Theme Of Deception in "Othello"

Essay by j7d5High School, 10th gradeA+, November 2008

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Throughout "Othello", the theme of deception plays an important role. The arch-deceiver in this play is Iago. Iago's repeated deception moves the play forward to the climax and ultimately to the tragic ending. Although deception is always meant to deceive, the degree of deception varies upon the context of the situation. Another character that exhibits deception is Desdemona. The deception shown by Desdemona has a different intention as compared to Iago's.

Iago wants to get revenge on Othello. The intentions of Iago are hurtful and evil. An example of this is when Iago says to Othello, "She did deceive her father, marrying you" (III.3.238). Iago wants to hurt Othello by placing doubt in his mind that Desdemona could be unfaithful. Iago does this with full intentions to anger Othello. Another incident in where Iago deceives Othello is in Act IV. Iago tricks Othello into thinking that he is talking with Cassio about his affair with Desdemona. Othello watches from afar thinking that Cassio is telling Iago all about his relationship with Desdemona and Othello gets outraged. In the conversation they say,Iago - "Ply Desdemona well and you are sure on't. Now if this suit lay in Bianca's power, How quickly should you speed!"Cassio -"Alas, poor caitiff!"Othello - "(aside) Look, how he laughs already!" (IV.1.23-127)Othello watches from afar thinking that Cassio is telling Iago all about his relationship with Desdemona. This conversation outrages Othello. Iago is actually talking with Cassio about Bianca. When Cassio laughs, Othello thinks that Cassio is laughing at Desdemona. Using verbal deception, Iago was able to make Othello angry by telling him he would talk with Cassio about Desdemona.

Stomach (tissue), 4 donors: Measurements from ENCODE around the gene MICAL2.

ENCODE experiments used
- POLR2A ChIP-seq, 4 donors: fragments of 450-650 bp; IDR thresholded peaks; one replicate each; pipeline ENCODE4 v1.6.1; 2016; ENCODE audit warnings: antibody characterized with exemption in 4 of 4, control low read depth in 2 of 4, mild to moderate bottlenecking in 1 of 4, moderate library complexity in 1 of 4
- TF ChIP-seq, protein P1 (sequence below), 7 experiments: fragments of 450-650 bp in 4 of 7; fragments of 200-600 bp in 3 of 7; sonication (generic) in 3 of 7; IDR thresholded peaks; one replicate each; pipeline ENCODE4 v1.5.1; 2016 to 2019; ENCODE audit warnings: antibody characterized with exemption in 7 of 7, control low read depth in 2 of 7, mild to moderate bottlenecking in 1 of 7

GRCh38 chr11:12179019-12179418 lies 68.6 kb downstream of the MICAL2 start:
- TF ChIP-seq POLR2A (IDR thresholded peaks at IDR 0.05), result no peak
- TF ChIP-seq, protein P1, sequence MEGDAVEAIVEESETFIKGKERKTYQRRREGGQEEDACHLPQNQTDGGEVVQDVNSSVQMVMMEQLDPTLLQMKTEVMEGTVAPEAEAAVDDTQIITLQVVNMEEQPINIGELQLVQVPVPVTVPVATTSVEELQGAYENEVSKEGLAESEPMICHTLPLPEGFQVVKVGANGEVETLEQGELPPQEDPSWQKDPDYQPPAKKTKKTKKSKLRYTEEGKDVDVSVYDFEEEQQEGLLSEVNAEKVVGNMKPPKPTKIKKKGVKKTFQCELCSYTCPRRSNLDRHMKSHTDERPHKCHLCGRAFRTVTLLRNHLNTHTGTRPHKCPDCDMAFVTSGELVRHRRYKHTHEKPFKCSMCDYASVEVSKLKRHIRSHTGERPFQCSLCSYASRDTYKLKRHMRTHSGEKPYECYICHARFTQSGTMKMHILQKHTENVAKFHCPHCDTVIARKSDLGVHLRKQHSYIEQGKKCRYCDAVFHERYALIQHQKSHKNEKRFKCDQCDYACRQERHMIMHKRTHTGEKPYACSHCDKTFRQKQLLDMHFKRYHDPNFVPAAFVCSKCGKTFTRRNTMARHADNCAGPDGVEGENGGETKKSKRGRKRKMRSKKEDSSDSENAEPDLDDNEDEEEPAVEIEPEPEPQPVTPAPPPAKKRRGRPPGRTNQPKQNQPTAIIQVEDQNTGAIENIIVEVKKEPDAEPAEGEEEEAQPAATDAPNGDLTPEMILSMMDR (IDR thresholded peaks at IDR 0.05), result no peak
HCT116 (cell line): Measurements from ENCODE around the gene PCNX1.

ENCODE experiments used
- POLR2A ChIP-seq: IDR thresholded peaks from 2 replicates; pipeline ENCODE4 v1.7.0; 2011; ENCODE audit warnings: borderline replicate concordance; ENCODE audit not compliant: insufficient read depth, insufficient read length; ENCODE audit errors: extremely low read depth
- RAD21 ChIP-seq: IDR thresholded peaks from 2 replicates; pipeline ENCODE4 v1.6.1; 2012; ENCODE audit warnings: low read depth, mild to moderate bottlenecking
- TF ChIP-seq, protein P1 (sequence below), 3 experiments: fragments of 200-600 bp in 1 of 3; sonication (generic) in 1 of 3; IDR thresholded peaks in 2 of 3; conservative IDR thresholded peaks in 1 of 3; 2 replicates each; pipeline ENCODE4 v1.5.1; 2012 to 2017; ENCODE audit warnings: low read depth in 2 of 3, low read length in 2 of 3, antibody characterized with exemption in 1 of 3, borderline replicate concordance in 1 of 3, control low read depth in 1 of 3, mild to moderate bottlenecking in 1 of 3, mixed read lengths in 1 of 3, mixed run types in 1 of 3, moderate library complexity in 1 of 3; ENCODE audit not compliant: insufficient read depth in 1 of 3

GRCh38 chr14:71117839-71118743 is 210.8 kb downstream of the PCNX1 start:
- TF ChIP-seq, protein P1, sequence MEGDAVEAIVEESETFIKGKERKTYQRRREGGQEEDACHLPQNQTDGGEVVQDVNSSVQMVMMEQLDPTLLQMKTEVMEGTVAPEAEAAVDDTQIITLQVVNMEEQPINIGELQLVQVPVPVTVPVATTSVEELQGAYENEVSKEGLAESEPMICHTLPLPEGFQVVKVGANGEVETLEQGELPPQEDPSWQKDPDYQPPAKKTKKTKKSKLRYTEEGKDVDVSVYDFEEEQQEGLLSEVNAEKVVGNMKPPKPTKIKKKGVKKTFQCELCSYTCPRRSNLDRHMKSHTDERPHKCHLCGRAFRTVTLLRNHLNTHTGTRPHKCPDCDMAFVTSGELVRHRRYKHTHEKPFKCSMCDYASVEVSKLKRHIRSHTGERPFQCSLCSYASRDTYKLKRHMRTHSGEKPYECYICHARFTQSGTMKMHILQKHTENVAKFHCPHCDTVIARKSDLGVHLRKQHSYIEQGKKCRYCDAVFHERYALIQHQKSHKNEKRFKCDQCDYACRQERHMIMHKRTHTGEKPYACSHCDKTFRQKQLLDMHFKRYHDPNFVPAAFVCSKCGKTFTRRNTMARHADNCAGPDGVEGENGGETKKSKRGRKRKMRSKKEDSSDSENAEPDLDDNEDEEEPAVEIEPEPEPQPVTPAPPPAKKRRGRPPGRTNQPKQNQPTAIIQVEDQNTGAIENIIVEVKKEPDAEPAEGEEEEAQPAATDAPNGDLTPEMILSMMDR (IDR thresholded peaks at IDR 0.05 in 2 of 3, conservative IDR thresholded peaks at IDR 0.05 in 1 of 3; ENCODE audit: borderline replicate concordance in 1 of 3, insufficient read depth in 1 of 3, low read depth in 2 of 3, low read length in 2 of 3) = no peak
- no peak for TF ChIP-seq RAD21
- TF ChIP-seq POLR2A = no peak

Iago deceives not only Othello, but Cassio and Roderigo as well. Iago takesadvantage of his friendships with Cassio as...